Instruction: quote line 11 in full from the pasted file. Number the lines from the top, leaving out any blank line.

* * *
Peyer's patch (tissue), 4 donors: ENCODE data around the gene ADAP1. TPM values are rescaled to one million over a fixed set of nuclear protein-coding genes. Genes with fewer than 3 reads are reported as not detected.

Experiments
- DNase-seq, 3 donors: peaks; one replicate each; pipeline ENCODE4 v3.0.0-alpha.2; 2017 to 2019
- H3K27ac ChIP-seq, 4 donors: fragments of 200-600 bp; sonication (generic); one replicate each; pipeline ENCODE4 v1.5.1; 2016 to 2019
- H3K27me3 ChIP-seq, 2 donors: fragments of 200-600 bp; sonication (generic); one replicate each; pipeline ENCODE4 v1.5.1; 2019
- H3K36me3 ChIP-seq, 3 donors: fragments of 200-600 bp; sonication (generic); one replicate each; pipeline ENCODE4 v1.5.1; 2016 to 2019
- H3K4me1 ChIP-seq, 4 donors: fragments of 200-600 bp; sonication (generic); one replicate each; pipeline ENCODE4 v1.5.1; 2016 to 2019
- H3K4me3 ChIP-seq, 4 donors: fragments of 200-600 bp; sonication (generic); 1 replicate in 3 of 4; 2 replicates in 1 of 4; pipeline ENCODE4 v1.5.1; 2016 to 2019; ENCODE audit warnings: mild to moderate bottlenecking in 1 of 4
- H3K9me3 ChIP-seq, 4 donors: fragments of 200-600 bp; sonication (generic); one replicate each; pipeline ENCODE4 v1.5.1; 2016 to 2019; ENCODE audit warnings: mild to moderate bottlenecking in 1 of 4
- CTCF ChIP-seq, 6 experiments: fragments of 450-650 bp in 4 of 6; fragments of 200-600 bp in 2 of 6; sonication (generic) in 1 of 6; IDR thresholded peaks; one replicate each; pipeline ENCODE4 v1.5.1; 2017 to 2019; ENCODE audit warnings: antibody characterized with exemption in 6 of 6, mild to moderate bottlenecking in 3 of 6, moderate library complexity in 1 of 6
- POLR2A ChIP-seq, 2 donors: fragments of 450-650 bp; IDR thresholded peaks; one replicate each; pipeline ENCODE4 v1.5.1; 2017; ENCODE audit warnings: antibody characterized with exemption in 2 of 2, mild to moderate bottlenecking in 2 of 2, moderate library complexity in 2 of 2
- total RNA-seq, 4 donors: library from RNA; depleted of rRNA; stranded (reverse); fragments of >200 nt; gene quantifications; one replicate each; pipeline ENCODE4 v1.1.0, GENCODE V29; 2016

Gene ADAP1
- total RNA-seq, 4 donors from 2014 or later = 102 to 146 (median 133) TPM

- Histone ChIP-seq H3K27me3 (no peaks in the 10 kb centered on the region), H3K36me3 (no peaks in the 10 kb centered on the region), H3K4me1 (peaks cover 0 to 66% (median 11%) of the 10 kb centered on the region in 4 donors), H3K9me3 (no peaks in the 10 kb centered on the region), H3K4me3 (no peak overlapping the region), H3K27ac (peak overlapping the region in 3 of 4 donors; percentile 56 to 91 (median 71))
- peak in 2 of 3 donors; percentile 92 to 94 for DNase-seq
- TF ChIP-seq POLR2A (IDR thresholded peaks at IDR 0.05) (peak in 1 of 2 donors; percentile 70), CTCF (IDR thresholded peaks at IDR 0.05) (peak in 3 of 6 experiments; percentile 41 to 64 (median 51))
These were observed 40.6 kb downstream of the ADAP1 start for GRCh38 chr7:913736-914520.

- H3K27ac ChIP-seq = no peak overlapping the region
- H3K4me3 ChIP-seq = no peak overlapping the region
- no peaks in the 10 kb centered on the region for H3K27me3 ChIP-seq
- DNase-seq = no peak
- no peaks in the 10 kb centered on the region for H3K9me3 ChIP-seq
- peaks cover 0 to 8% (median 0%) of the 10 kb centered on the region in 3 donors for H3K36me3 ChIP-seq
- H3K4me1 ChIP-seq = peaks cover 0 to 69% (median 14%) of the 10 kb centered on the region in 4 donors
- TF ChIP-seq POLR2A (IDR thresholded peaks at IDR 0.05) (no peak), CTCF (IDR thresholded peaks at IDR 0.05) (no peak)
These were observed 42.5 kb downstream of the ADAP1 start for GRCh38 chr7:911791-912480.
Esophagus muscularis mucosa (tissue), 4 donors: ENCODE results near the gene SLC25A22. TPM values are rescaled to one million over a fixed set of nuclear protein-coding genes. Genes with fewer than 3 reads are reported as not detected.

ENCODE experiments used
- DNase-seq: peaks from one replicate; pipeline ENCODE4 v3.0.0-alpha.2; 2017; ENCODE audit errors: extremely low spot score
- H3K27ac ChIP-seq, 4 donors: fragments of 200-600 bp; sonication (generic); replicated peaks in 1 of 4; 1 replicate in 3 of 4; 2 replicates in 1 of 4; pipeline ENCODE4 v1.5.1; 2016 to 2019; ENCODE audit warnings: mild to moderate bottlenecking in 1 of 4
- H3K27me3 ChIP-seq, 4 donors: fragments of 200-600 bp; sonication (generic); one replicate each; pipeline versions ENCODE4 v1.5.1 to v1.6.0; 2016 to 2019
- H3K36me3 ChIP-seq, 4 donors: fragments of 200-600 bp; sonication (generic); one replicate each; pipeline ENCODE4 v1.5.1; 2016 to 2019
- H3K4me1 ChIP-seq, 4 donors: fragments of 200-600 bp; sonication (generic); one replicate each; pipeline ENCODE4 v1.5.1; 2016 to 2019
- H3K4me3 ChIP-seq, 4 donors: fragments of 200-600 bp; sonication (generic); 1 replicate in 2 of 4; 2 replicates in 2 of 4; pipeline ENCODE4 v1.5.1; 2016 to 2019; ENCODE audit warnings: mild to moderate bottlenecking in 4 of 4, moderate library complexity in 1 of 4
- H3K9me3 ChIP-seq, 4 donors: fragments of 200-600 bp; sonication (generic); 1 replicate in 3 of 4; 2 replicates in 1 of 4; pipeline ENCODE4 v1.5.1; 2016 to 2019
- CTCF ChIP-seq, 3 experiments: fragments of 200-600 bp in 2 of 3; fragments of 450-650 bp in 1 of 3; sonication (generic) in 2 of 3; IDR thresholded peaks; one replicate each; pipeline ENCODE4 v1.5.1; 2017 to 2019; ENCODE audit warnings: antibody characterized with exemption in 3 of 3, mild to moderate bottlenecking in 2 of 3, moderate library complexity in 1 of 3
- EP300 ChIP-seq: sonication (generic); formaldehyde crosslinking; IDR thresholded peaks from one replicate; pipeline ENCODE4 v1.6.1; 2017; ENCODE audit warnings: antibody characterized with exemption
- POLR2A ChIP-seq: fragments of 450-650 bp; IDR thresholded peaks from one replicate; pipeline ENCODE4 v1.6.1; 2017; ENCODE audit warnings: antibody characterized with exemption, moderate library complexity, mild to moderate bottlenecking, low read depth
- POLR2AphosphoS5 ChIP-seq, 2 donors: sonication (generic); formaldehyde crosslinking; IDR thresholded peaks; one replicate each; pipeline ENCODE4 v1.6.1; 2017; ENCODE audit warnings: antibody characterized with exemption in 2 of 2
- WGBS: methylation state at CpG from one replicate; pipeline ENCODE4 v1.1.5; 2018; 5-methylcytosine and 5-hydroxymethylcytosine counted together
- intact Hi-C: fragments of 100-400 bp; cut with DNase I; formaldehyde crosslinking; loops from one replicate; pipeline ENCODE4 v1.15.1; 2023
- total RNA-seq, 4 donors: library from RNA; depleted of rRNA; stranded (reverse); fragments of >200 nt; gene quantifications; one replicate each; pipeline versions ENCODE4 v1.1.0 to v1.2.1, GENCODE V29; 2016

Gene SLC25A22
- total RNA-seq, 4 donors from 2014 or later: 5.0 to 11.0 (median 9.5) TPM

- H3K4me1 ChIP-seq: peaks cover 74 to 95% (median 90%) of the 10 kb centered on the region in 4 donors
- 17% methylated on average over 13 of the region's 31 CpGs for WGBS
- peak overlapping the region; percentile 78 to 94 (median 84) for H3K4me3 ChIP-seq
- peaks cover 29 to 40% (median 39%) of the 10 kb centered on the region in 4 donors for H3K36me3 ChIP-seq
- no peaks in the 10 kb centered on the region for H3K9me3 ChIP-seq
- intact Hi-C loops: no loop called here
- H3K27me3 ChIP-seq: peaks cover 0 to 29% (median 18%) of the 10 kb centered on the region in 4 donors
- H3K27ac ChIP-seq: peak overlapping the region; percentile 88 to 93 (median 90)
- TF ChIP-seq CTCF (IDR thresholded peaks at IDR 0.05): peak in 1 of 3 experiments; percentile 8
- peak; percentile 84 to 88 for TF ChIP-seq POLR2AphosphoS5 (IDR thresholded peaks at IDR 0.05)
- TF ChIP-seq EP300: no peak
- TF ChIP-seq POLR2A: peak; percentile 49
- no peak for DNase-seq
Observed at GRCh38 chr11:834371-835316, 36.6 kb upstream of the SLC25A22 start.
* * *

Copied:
- POLR2A ChIP-seq, 2 donors: fragments of 450-650 bp; IDR thresholded peaks; one replicate each; pipeline ENCODE4 v1.5.1; 2017; ENCODE audit warnings: antibody characterized with exemption in 2 of 2, mild to moderate bottlenecking in 2 of 2, moderate library complexity in 2 of 2